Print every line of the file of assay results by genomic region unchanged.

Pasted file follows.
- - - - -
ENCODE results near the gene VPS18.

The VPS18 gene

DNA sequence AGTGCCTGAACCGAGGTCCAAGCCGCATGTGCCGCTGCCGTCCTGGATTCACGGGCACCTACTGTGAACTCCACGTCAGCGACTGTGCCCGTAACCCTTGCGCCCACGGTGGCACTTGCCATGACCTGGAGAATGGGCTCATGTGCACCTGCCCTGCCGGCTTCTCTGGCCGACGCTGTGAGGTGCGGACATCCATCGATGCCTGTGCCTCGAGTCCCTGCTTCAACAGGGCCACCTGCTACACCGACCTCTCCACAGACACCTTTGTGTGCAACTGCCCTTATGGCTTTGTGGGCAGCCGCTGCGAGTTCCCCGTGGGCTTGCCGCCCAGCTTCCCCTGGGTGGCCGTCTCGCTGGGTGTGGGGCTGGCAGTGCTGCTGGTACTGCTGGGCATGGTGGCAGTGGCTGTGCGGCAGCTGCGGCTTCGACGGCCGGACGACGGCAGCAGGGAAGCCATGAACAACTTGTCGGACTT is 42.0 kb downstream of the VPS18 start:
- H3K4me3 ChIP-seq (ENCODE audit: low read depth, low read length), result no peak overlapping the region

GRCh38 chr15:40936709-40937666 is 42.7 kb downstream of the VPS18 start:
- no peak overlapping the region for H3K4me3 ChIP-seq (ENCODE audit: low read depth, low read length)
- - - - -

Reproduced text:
ENCODE results near the gene VPS18.

The VPS18 gene

DNA sequence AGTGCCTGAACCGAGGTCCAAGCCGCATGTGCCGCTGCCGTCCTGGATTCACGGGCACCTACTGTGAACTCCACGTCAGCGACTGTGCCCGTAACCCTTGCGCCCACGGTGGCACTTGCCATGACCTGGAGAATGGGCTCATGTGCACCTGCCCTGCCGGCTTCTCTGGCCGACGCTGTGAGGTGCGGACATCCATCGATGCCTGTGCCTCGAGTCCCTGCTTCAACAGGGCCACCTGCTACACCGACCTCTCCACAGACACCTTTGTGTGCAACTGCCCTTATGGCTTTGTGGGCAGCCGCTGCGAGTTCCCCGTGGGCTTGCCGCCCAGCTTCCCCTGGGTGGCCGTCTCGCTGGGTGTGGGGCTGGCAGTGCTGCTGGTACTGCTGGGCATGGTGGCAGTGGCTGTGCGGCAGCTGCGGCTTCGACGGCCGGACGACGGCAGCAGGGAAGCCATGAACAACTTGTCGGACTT is 42.0 kb downstream of the VPS18 start:
- H3K4me3 ChIP-seq (ENCODE audit: low read depth, low read length), result no peak overlapping the region

GRCh38 chr15:40936709-40937666 is 42.7 kb downstream of the VPS18 start:
- no peak overlapping the region for H3K4me3 ChIP-seq (ENCODE audit: low read depth, low read length)